I didn’t read as much this month as I have in previous months, mostly because I’m working very hard on editing my book. But I did get a few good ones read…
A book set in a bookstore or library: Midnight at the Bright Ideas Bookstore, by Matthew Sullivan (mystery): This was not what I expected, but it was still enjoyable. The story starts with an odd man who commits suicide in the bookstore and leaves all his possessions to Lydia, who works in the store. He’s left her clues that connect his history to a traumatic event from her past. It was a lot of fun.
A book with two authors: The Iron Trial, by Holly Black and Cassandra Clare (MG fantasy): This is the first in a series of five books, and I’m not sure if I’ll be continuing or not. There were a lot of things in it that reminded me of Harry Potter, so if you’re searching for something like it, maybe that’s a good thing…
A microhistory: Stiff: The Curious Lives of Human Cadavers, by Mary Roach (nonfiction): This book was disgusting and fascinating, chock full of information I never knew I wanted to know (but I kind of did). It’s got a trigger warning for everyone and is not for the squeamish. I struggled with the experimentation done on dogs, and had to remind myself that they would have been long dead anyway.
While I Was Reading Challenge
No progress this month. 😦
The Unread Shelf
Eleanor Oliphant is Completely Fine, by Gail Honeyman (genre: contemporary, mental health): Eleanor Oliphant is completely unlikable… at first. She’s also fascinating and vulnerable. By the middle of the book, I wanted to gather her in my arms and comfort her. I couldn’t stop reading. The “surprise” ending has been done many times, but it worked for me.
Running Total: 29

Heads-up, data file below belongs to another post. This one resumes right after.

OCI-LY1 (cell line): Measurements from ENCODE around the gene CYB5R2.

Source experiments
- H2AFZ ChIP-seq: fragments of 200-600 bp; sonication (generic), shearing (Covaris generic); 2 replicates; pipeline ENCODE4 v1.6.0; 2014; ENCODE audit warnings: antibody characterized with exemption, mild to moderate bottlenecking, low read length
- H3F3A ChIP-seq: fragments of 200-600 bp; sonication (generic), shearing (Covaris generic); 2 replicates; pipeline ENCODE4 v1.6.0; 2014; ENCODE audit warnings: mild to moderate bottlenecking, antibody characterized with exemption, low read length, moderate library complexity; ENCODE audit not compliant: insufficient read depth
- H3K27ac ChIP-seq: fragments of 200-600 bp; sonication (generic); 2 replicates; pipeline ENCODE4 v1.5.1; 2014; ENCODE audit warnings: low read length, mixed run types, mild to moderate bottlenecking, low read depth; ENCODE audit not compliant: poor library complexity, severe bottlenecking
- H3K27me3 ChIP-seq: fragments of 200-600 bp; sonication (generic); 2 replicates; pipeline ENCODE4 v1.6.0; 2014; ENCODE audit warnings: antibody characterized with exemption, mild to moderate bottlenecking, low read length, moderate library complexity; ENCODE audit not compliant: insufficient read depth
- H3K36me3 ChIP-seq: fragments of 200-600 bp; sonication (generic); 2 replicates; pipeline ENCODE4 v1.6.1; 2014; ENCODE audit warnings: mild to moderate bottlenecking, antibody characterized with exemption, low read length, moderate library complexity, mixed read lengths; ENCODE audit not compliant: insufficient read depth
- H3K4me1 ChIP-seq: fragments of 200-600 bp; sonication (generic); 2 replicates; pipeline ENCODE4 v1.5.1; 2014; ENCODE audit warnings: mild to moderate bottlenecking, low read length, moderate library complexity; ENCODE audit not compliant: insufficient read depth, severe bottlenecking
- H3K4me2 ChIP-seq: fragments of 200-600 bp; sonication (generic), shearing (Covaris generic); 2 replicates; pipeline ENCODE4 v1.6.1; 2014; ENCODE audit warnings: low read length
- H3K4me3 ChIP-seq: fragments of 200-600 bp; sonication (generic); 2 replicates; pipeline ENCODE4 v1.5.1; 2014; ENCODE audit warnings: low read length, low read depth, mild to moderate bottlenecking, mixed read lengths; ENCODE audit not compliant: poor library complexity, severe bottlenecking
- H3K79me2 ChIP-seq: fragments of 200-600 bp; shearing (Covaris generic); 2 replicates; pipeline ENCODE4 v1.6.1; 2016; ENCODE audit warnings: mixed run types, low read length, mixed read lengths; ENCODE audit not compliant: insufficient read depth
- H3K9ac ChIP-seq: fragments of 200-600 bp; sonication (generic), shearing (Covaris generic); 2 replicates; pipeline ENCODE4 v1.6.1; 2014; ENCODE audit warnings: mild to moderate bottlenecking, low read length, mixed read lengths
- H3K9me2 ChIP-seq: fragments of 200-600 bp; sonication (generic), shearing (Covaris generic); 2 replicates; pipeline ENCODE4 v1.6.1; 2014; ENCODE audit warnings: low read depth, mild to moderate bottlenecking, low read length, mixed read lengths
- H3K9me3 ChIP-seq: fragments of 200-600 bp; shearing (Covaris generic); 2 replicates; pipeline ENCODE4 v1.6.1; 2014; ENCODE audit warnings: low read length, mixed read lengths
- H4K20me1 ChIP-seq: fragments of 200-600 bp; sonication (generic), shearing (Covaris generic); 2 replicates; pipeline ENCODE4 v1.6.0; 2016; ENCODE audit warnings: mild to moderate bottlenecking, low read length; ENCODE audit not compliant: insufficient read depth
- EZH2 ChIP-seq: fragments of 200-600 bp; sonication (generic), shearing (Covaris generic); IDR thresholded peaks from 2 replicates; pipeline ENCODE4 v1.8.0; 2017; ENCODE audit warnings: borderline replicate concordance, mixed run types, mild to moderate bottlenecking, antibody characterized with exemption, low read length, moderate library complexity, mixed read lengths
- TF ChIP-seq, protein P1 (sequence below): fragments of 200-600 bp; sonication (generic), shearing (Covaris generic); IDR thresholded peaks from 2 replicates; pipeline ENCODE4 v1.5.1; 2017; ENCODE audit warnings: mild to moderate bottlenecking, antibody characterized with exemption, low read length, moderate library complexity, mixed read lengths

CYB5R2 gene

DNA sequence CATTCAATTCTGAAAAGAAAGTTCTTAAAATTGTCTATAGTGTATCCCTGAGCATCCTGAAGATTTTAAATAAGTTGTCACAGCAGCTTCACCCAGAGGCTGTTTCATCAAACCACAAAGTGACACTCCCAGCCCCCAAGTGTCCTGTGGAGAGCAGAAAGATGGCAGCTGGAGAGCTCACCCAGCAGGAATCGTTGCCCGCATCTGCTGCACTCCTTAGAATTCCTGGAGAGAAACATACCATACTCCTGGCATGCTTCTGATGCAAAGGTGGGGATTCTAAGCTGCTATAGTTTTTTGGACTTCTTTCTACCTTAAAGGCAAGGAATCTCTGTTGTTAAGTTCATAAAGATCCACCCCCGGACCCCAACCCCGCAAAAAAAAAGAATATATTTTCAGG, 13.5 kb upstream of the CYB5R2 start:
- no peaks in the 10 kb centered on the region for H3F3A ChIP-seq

5 Classic Books
No progress this month.
Characters, Emotion & Viewpoint: Techniques and Exercises for Crafting Dynamic Characters and Effective Viewpoints, by Nancy Kress (genre: nonfiction, writing): My writing group has told me a million times that my characters are too gray and need more agency. I’ve understood the words, but that hadn’t helped me change. I got so frustrated by trial and error that I was ready to quit. And then this book was like a revelation. The information is presented in a concrete, straightforward fashion with lots of examples. It’s finally making sense!
The Girl Who Fell, by SM Parker (YA contemporary romance): This is a dark romance about a teenager with goals who gets enmeshed in a psychologically abusive relationship. It’s mesmerizing and terrifying.
Pretty Little Liars, by Sara Shepard (YA contemporary): It was suspenseful and interesting, about the disappearance of a girl, and her friends who are all a little relieved, because the disappeared girl knew a secret about each one of them that she’d never want revealed. The first book doesn’t tie up any loose ends, and there are 16 books in the series, so be warned that if you try the first one, you’ll probably want to commit to the series. I’m not continuing.
Where She Went, by Gayle Forman (YA contemporary): This is the sequel to If I Stay, and while I loved the first book, I adore the second one. Adam loved Mia and stayed by her side while she recovered from the car accident that killed her entire family. Then, she stopped returning his phone calls. After a chance meeting, they have one evening to figure out what went wrong.
Story Fix: Transform Your Novel From Broken to Brilliant, by Larry Brooks (nonfiction, writing): I will read pretty much any writing book Larry Brooks writes. He presents concrete “rules,” which maybe wouldn’t work for some people, but I like structure. He presents information in a concrete manner with lots of examples. His books can get a bit repetitive at times, but I can live with that.
Leverage In Death, by JD Robb (mystery, romance): We know whodunit, but not why or who was pulling the strings. Another fantastic mystery in the series.
None this month.
2018 Running Total: 113
Have you made any progress on your TBR or book challenges?